North Korea Launches ICBM-class Ballistic Missile

After a more than 2-month lull, North Korea launched a missile in the early hours of November 29th, once again sparking tensions across the globe. The missile flew from the north of Pyongyang and splashed down into the Sea of Japan.

Japanese Defense Minister Itsunori Onodera said soon after, "Because it apparently flew well over 4,000 kilometers, we assume it was launched in a so-called lofted trajectory. We presume it's an ICBM class of missile judging from the height and trajectory."

At that height, the missile would be the North's highest ever launched. Onodera said it fell into the country's exclusive economic zone after flying for more than 50 minutes. He added that the missile appears to have separated into several pieces while flying, and said, "We will continue to analyze what kind of ICBM they launched. We think the missile may be a multi-staged one."

Japanese Prime Minister Shinzo Abe told the media "This missile launch is a blatant violation of the will of the international community. We can't tolerate such an act. We have lodged a strong protest with North Korea."

Abe also spoke with US President Donald Trump over the phone. Japanese government officials say the 2 leaders agreed they must strengthen their defense capabilities to deter the North's threat. They also reportedly agreed that China needs to play a greater role in dealing with the issue.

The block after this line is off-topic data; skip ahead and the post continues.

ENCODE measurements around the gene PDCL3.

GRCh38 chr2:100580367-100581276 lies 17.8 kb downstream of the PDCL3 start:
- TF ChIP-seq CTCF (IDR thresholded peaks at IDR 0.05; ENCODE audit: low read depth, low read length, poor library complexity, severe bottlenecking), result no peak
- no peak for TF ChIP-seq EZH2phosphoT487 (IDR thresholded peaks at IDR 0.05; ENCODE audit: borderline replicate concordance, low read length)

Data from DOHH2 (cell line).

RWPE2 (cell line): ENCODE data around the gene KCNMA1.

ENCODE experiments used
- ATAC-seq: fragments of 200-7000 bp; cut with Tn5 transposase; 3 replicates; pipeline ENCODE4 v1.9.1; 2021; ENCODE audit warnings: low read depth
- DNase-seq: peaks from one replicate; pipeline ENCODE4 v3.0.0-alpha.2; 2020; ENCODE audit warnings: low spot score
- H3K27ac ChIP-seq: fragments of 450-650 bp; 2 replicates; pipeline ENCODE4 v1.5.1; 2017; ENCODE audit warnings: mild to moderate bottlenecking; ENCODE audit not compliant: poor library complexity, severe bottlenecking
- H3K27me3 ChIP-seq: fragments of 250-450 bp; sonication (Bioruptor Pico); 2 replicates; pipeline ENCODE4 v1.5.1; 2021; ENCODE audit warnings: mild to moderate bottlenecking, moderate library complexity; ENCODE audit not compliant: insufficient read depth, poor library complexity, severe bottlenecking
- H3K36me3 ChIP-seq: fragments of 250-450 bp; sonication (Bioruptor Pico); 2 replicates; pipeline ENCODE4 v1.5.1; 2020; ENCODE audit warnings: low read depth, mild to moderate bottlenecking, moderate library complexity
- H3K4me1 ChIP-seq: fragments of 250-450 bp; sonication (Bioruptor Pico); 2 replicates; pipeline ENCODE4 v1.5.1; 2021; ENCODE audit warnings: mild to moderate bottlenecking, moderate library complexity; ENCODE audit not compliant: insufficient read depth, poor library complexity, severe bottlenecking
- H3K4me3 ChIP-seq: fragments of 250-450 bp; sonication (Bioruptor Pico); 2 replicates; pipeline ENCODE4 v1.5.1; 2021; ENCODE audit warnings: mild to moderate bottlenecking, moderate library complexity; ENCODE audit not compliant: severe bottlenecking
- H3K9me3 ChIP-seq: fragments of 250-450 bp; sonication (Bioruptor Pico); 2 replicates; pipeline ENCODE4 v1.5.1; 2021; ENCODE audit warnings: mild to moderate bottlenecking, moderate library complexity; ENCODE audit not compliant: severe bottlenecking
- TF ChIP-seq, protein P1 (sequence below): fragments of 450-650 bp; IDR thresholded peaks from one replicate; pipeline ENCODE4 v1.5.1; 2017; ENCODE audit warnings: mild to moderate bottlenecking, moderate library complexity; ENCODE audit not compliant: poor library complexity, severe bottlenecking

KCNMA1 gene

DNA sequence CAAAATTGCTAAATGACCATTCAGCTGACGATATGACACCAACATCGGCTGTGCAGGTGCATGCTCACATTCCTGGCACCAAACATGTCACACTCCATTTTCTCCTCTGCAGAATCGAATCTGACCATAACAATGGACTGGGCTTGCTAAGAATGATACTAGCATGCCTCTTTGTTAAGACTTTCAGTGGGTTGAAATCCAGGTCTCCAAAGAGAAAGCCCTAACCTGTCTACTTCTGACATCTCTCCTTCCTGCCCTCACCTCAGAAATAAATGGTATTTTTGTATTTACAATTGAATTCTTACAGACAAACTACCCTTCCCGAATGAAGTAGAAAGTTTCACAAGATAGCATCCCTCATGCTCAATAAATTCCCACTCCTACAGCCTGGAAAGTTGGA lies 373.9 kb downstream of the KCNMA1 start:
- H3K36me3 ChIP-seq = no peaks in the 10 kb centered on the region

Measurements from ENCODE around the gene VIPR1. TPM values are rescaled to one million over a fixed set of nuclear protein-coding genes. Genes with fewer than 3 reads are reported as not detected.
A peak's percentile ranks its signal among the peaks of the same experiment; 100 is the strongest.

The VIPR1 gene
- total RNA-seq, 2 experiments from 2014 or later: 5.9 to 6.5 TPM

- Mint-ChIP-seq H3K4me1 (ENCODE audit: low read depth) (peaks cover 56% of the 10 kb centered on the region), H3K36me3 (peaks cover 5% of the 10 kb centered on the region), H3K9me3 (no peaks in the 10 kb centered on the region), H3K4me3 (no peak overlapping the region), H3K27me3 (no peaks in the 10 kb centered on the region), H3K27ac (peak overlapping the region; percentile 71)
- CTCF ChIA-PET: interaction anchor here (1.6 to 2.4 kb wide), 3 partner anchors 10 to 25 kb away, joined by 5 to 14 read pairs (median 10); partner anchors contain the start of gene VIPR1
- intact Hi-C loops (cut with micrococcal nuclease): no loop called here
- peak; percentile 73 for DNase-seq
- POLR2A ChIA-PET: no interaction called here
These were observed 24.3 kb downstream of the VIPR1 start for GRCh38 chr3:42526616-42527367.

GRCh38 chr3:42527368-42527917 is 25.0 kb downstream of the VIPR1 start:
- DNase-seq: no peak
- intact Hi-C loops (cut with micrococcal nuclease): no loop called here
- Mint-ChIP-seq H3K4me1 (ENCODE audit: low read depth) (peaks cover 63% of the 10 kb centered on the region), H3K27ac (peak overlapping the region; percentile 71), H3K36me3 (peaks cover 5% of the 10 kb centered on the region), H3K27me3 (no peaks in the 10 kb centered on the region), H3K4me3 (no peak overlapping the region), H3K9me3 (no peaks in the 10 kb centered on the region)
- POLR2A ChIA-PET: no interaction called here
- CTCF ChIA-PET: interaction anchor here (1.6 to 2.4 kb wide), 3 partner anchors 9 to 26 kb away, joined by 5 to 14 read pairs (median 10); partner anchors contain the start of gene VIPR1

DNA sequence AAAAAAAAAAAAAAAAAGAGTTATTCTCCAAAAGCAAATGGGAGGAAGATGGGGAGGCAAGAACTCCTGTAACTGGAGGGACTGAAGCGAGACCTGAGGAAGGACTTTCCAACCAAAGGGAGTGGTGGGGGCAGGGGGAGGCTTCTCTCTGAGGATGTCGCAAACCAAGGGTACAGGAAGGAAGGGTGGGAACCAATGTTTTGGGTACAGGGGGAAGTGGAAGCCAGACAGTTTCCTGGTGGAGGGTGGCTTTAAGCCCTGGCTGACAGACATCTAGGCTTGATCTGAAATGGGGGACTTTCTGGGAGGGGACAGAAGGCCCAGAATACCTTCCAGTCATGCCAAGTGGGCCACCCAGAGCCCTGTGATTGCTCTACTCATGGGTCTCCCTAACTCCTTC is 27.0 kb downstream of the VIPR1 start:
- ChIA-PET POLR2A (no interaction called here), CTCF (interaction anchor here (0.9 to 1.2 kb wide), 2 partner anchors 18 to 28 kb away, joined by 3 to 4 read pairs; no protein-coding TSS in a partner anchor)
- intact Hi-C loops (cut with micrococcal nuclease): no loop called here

Japan's Foreign Minister Taro Kono said, "There will be no bright future unless there is a solution to the nuclear and missile issues, as well as the abduction issue. Some point out that the North has refrained from launching a missile for about 2 months. But that's nothing to praise, as they shouldn't be conducting them in the first place. It's clear the North had been preparing for a missile launch."

Later in the day, North Korea's state-run media announced in a TV broadcast that the missile was a Hwasong-15 ICBM.

It said, "After watching the successful launch of the new ICBM Hwasong-15, Kim Jong Un declared with pride that today, we finally completed the historic project to build a nation with nuclear force and powerful missiles, demonstrating a great national achievement."

The broadcast showed images of the North's leader Kim Jong Un apparently signing the order for the launch.

The North's previous launch in mid-September flew over northern Japan.

The US, South Korea, and EU react

The latest launch is the first since the United States relisted North Korea as a state sponsor of terrorism.

President Trump said, "A missile was launched a while ago from North Korea. We'll tell you that we will take care of it. We have General Mattis in the room with us and we've had a long discussion on it and it is a situation that we will handle."

Donald Trump says this will not change his policy. He's warned he would ''totally destroy'' North Korea if forced to defend the US and its allies. Trump has repeatedly called on Pyongyang to abandon its nuclear and missile programs.

Secretary of State Rex Tillerson says the international community must do more to enhance maritime security, including the right to interdict ships transporting goods to and from North Korea.